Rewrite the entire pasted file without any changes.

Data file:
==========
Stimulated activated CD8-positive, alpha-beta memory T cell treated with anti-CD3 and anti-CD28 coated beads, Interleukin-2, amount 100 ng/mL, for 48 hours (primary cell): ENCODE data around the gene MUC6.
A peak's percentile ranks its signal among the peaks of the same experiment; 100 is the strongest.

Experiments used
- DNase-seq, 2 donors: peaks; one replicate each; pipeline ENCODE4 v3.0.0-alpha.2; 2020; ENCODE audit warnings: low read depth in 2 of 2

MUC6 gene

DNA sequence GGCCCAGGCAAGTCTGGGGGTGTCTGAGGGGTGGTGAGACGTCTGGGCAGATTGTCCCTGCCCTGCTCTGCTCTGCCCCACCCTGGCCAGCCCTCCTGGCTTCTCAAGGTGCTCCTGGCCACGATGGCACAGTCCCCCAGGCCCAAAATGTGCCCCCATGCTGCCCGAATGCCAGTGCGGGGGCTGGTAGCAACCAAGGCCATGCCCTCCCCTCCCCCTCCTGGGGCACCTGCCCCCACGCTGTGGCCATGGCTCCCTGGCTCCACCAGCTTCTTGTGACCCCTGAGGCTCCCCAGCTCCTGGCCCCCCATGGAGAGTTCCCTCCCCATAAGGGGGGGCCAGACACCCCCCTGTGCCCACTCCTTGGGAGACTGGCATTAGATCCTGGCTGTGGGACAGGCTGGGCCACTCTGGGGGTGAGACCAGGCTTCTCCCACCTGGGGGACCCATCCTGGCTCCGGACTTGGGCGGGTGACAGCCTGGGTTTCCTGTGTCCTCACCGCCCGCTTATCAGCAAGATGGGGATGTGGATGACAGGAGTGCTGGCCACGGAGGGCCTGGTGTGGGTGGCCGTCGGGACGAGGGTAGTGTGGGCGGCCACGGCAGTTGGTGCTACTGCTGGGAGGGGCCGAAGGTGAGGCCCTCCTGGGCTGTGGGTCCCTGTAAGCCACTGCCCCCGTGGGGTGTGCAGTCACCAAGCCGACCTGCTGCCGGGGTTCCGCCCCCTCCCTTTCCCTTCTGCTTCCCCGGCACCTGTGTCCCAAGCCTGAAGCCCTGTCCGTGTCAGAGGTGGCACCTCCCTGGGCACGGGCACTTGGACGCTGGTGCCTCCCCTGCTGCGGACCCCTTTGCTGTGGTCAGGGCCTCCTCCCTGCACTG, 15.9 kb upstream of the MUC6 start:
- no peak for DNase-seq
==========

Stimulated activated CD8-positive, alpha-beta memory T cell treated with anti-CD3 and anti-CD28 coated beads, Interleukin-2, amount 100 ng/mL, for 48 hours (primary cell): ENCODE data around the gene MUC6.
A peak's percentile ranks its signal among the peaks of the same experiment; 100 is the strongest.

Experiments used
- DNase-seq, 2 donors: peaks; one replicate each; pipeline ENCODE4 v3.0.0-alpha.2; 2020; ENCODE audit warnings: low read depth in 2 of 2

MUC6 gene

DNA sequence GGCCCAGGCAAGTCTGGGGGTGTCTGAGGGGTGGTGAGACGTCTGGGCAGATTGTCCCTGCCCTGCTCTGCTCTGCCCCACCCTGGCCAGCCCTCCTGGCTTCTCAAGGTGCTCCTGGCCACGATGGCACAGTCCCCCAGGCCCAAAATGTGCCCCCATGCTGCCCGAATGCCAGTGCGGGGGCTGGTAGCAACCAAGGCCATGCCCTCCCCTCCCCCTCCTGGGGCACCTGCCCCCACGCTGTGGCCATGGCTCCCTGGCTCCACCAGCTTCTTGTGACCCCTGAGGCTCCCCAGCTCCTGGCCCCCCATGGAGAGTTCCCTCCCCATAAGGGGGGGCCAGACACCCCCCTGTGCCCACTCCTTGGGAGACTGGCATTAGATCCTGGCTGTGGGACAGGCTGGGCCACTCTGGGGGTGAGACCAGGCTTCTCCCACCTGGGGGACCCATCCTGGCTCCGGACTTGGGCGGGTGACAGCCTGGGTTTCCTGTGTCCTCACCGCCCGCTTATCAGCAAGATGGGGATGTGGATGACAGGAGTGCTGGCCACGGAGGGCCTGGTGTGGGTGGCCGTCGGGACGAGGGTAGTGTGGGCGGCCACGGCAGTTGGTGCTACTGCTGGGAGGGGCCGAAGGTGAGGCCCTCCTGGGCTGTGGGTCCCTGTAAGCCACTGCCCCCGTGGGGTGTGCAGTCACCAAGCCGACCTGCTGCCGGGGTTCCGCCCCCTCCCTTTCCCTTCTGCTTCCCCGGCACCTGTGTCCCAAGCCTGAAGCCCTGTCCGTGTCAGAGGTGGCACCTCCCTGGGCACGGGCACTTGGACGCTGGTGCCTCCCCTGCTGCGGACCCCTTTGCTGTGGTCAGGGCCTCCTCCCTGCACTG, 15.9 kb upstream of the MUC6 start:
- no peak for DNase-seq